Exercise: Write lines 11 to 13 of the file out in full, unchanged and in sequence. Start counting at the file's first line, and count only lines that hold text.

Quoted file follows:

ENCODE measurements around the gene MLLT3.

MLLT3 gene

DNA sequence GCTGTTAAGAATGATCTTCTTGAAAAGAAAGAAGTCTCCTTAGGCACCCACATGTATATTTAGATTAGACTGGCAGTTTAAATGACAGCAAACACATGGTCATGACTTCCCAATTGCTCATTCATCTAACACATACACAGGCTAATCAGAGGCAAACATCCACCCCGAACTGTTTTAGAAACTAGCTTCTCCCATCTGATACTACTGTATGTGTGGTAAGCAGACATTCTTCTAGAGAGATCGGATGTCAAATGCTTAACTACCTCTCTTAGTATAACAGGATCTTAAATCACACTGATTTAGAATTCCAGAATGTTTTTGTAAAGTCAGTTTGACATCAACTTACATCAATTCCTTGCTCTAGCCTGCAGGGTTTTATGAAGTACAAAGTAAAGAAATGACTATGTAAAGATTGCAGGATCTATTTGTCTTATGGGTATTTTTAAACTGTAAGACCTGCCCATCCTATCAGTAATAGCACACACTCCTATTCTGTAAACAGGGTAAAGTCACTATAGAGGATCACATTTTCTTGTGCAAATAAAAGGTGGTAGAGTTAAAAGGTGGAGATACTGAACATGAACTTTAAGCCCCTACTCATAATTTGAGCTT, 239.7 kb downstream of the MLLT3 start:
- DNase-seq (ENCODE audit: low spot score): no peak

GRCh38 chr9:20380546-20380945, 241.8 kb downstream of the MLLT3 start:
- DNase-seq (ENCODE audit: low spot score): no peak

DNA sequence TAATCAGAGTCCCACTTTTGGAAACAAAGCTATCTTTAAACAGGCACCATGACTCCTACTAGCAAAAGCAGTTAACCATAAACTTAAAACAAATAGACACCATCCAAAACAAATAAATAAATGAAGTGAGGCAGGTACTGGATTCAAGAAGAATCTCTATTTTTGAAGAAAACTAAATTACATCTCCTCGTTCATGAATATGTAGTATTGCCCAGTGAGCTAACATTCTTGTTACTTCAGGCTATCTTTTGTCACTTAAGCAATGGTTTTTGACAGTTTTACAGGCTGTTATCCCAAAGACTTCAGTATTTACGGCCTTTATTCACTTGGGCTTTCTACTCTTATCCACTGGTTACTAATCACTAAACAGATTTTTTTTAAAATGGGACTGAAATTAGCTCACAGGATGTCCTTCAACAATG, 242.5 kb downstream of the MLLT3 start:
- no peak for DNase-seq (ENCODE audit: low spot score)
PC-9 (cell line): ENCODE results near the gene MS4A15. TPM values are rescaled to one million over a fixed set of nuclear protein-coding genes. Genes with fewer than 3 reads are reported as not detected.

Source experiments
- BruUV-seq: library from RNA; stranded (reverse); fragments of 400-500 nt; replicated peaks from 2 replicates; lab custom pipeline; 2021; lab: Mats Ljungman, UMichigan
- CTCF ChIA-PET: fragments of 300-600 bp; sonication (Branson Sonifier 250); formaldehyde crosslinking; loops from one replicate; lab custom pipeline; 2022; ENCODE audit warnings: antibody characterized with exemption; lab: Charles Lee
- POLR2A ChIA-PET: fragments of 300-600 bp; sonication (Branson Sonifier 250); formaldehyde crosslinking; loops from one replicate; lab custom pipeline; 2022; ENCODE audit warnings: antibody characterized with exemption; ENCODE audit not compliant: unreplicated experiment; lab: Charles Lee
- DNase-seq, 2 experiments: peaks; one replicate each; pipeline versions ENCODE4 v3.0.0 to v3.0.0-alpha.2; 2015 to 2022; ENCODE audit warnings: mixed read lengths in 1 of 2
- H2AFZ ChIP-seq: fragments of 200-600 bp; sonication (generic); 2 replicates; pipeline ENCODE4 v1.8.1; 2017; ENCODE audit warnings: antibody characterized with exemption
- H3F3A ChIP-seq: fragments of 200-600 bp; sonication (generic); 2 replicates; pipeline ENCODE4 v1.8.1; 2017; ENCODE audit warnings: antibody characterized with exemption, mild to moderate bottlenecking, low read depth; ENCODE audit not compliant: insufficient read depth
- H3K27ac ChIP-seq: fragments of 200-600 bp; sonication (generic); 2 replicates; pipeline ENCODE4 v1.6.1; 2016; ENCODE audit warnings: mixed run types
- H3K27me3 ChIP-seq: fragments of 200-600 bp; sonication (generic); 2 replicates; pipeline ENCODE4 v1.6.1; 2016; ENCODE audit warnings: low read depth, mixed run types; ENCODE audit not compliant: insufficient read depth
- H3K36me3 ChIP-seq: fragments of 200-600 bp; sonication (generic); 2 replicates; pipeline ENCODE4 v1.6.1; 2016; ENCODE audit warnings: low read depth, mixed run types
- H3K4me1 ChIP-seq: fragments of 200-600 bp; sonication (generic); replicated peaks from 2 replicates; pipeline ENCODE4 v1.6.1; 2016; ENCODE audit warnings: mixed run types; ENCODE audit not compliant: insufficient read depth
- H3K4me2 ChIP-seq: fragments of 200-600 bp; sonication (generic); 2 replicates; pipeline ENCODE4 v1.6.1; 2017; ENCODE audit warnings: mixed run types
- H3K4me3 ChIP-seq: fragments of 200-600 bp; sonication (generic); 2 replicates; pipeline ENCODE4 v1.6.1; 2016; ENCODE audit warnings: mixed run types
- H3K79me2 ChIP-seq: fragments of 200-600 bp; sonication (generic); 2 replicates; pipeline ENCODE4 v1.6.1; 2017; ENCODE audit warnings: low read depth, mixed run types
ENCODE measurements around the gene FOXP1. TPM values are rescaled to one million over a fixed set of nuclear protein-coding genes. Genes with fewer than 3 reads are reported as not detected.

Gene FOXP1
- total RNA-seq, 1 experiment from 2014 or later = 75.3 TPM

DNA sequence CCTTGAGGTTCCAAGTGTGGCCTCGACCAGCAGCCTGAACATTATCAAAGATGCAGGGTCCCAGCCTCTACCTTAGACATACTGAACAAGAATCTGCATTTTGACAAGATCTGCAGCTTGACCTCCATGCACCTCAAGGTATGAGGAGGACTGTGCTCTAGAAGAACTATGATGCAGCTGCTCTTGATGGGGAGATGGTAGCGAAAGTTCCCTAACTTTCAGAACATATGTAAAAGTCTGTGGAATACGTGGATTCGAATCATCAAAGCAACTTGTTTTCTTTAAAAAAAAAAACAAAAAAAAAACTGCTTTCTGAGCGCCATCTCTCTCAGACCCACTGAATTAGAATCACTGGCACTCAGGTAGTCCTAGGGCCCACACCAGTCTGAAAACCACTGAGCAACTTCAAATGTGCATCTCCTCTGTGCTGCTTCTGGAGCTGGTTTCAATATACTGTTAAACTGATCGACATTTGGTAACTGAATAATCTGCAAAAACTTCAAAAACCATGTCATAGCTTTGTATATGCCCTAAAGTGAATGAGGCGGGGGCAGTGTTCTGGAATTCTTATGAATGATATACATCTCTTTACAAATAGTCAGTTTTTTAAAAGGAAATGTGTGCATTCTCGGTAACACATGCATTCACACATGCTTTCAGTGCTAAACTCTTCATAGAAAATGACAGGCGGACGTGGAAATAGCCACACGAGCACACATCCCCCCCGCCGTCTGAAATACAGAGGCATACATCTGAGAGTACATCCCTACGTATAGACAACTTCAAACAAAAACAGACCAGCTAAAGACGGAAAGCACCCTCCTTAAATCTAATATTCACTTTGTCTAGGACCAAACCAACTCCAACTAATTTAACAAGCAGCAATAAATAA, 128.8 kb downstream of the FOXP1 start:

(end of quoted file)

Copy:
- BruUV-seq: library from RNA; stranded (reverse); fragments of 400-500 nt; replicated peaks from 2 replicates; lab custom pipeline; 2021; lab: Mats Ljungman, UMichigan
- CTCF ChIA-PET: fragments of 300-600 bp; sonication (Branson Sonifier 250); formaldehyde crosslinking; loops from one replicate; lab custom pipeline; 2022; ENCODE audit warnings: antibody characterized with exemption; lab: Charles Lee
- POLR2A ChIA-PET: fragments of 300-600 bp; sonication (Branson Sonifier 250); formaldehyde crosslinking; loops from one replicate; lab custom pipeline; 2022; ENCODE audit warnings: antibody characterized with exemption; ENCODE audit not compliant: unreplicated experiment; lab: Charles Lee